[Top][All Lists]

[Date Prev][Date Next][Thread Prev][Thread Next][Date Index][Thread Index]

Re: Bash handling of ENOENT on missing files and directories

From: Bob Proulx
Subject: Re: Bash handling of ENOENT on missing files and directories
Date: Thu, 14 Sep 2017 19:57:20 -0600
User-agent: NeoMutt/20170609 (1.8.3)

Jonny Grant wrote:
> Please keep my email address in any replies
> Bob Proulx wrote:
> > Jonny Grant wrote:
> > > Yes, it's a known limitation of POSIX that it uses a shared error code for
> > > both files and directors, ENOENT. Which without programmers handling and
> > > checking the stat() flags, means the error isn't completely clear in the
> > > case where a file or dir does exist.
> > 
> > I don't see how POSIX is involved in this.  Blaming POSIX is a
> > complete non-sequitur here.
> Why do you feel it isn't?

The "No such file or directory" message I see in the Unix v7 code
circa 1979 and therefore appeared at least that early but probably was
there since the beginning.  That predates the first POSIX standard by
many years.

File errlst.c:
char    *sys_errlist[] = {
        "Error 0",
        "Not owner",
        "No such file or directory",

File errno.h:
#define ENOENT  2

> > > I imagine we have spoken already for longer about this, than it would have
> > > been to fix it.
> > 
> > I see no bug to fix here.  However I fear that trying to fix an
> > imaginary one would introduce a bug here.
> How can an easy update to clarify message "No such file or directory"
> introduce a bug?

Because "No such file or directory" is the exact error message that
corresponds to the error returned by the OS kernel as defined by the
system in the /usr/include definition file which is used by all
programs.  It is an important commonality.  All programs should say
the same thing for that error.

If every program created a different error message for that error then
it would be hard to learn what each and every program said for each
and every individual possible error.  OMG!  That would be horrible.
Changing it to make it something different would obscure the error
that is being returned by the OS.  It would make this one program say
something different for that error than other programs.  Different
makes it harder to understand.

Let's look at your cases again.

> $ cd missingdir
> bash: cd: missingdir: No such file or directory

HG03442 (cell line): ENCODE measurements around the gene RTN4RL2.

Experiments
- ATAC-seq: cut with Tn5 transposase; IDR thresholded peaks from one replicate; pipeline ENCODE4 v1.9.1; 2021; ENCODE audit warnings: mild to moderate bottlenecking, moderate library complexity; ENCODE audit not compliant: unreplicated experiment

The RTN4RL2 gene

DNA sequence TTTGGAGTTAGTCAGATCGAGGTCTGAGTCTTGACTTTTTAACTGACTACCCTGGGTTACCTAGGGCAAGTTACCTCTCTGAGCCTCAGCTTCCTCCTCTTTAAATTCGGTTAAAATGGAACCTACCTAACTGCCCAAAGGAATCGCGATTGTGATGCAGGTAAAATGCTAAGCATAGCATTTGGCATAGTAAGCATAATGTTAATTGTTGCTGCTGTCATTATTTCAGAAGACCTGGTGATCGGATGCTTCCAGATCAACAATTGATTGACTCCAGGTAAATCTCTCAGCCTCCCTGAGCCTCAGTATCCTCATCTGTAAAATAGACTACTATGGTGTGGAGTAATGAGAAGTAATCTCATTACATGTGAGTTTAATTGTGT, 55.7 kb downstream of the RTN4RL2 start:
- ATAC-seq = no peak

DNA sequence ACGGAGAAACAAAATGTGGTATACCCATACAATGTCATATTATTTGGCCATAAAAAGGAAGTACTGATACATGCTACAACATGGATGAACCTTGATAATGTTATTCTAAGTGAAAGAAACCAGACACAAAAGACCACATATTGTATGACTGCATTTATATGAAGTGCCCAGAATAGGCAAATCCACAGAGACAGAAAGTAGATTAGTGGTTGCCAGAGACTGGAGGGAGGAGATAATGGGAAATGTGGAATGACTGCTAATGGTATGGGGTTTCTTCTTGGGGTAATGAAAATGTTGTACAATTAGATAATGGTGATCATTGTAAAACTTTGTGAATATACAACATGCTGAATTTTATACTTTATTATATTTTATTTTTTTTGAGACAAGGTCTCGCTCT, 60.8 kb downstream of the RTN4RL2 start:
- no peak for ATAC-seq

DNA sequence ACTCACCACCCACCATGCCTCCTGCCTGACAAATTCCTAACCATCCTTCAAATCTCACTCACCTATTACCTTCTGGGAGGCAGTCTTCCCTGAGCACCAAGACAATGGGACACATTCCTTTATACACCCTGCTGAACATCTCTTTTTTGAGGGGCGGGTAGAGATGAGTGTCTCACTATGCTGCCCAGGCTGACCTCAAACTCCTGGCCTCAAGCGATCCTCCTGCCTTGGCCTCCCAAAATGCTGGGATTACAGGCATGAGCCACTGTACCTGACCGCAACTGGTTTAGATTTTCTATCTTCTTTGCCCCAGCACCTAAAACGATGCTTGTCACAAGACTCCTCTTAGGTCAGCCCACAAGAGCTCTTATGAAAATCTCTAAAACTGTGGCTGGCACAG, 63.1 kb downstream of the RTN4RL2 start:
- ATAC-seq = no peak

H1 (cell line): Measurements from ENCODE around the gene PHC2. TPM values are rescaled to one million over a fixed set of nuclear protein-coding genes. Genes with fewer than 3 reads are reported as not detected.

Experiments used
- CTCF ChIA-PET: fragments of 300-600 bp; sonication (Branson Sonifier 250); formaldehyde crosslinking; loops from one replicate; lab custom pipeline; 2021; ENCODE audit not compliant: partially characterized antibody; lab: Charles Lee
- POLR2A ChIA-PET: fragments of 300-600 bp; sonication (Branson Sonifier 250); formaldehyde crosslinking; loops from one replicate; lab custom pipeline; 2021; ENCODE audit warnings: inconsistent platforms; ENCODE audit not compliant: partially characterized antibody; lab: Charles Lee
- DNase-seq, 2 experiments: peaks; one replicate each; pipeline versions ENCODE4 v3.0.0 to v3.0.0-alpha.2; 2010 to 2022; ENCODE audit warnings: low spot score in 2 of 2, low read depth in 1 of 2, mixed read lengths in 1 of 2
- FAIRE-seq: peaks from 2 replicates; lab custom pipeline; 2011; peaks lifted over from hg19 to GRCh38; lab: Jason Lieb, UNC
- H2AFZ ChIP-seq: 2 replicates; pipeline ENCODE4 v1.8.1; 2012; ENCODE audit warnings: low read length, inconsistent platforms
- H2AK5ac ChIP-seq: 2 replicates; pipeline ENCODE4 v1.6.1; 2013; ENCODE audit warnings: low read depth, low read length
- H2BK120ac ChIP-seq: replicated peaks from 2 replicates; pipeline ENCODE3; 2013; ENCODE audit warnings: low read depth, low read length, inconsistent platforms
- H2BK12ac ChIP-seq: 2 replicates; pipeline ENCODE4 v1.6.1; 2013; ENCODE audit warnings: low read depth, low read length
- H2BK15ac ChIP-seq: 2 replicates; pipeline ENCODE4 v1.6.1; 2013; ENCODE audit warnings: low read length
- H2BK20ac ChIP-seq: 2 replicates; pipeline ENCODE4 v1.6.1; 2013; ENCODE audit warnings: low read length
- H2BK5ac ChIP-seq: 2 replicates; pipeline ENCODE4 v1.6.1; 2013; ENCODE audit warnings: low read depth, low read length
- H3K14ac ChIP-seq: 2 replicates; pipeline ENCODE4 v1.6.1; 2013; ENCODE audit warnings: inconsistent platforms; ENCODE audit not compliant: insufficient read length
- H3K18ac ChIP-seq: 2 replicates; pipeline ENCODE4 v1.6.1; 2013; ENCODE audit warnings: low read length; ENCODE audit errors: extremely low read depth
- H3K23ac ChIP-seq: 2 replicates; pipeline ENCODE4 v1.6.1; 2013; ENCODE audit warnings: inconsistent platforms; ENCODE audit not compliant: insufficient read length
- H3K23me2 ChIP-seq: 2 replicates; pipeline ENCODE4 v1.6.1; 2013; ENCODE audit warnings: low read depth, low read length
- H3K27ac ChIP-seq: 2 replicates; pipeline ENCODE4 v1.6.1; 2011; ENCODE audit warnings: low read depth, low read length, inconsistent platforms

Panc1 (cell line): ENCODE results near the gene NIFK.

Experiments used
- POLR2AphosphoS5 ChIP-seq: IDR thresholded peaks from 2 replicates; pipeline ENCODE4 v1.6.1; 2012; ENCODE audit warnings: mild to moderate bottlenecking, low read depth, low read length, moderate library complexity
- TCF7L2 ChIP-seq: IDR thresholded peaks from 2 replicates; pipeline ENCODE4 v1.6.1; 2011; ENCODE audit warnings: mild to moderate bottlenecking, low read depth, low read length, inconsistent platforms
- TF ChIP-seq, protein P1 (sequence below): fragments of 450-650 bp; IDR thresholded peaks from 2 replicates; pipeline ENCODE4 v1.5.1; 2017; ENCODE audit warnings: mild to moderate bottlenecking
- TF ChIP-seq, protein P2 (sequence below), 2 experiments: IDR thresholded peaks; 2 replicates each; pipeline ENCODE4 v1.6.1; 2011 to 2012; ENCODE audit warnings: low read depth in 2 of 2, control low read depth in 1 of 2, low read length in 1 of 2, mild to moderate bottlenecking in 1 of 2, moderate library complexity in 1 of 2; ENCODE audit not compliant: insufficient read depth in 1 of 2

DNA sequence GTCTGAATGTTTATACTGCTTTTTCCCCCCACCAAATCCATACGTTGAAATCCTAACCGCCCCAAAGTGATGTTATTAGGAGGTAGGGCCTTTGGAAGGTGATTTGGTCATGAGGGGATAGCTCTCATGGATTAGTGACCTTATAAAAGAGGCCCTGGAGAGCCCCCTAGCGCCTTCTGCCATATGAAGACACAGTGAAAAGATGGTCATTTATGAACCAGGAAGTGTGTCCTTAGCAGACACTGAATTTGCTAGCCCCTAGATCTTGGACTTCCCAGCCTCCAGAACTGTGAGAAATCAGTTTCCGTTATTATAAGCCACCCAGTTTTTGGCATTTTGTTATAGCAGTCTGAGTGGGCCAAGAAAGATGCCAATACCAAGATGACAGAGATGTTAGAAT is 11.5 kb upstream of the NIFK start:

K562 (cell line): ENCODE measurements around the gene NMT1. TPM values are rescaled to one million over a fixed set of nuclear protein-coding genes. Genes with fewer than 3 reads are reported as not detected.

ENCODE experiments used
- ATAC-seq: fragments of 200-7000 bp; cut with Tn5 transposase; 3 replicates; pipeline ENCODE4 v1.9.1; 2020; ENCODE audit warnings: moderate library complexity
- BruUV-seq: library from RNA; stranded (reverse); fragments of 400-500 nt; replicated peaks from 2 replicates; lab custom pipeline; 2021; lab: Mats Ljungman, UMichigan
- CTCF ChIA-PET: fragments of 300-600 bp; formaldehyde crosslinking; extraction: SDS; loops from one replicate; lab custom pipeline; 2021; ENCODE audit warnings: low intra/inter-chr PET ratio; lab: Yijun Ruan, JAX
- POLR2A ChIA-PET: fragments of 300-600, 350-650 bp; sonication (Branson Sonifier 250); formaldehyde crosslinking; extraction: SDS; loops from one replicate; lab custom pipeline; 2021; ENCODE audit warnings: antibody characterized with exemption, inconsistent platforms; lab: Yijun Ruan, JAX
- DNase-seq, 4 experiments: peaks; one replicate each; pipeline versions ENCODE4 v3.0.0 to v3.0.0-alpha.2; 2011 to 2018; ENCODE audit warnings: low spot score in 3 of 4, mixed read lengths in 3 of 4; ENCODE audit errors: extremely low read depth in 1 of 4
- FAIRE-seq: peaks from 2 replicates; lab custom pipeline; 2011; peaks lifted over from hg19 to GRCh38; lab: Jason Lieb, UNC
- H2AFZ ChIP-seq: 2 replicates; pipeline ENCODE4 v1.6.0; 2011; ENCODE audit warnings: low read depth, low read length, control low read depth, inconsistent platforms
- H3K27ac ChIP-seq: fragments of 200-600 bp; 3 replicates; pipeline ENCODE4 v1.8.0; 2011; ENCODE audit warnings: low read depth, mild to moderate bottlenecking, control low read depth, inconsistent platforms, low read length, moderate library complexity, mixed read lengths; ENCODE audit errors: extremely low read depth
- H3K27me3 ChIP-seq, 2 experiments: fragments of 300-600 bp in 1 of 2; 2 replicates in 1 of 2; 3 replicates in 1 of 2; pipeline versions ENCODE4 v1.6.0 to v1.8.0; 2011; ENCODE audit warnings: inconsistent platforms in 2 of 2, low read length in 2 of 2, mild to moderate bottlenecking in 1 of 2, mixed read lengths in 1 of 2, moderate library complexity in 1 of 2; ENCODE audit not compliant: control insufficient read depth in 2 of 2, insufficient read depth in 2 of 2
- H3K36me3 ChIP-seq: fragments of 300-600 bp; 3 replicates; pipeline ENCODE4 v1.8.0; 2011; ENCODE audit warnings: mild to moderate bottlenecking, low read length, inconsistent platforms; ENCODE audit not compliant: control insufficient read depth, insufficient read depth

Why do you think that is undesirable?  That is the system error.  The
requested "missingdir" to change directory to failed because there is
no entry by that name, uh, no such file or directory by that name. :-)

> Likewise, software that deals with directories, or in the case of
> "cd" in bash, trying to change directory, can very easily report "No
> such directory"

I think some of the problem might be that you are thinking that
directories are not files.  But in Unix like systems everything is a
file.  (And in a Linux like system everything is a file system.  It's
a joke but also with some truth to it.)

If I were writing that error message I may have said "No such entry"
since that is the literal error.  Meaning directory entry.  But I
could see having written "No such file", stopped there without the
directory hint, and defended it as being correct because everything is
a file.  But I forgive them for helping the user out a little by
hinting that no files, not even special files such as directories,
were found.  Directories are files.  They are special files.  But
files just the same.

  "The most common special file is the directory."

Let's try some other shells to see what error messages they produce.

$ ksh
$ cd nonexistent
ksh: cd: nonexistent: [No such file or directory]

$ mksh
$ cd nonexistent
mksh: cd: /home/rwp/nonexistent: No such file or directory
$ ^D

$ zsh
% cd nonexistent
cd: no such file or directory: nonexistent

$ csh
% cd nonexistent
nonexistent: No such file or directory.
% exit

We can also try a programming solution too just to double check what
error message is provided using a one-liner.

  $ perl -e 'chdir("doesnotexist") or die "$!\n";'
  No such file or directory

It is good that everyone uses the same error messages.

Let's look at your other case.

> $ ./main
> -bash: ./main: No such file or directory

$ ksh
$ ./nonexistent
ksh: ./nonexistent: not found [No such file or directory]

$ mksh
$ ./nonexistent
mksh: ./nonexistent: not found

$ zsh
% ./nonexistent
zsh: no such file or directory: ./nonexistent

$ csh
% ./non-existent
./non-existent: Command not found.
% exit

It looks like mksh and csh are the odd ones out here.


reply via email to

[Prev in Thread] Current Thread [Next in Thread]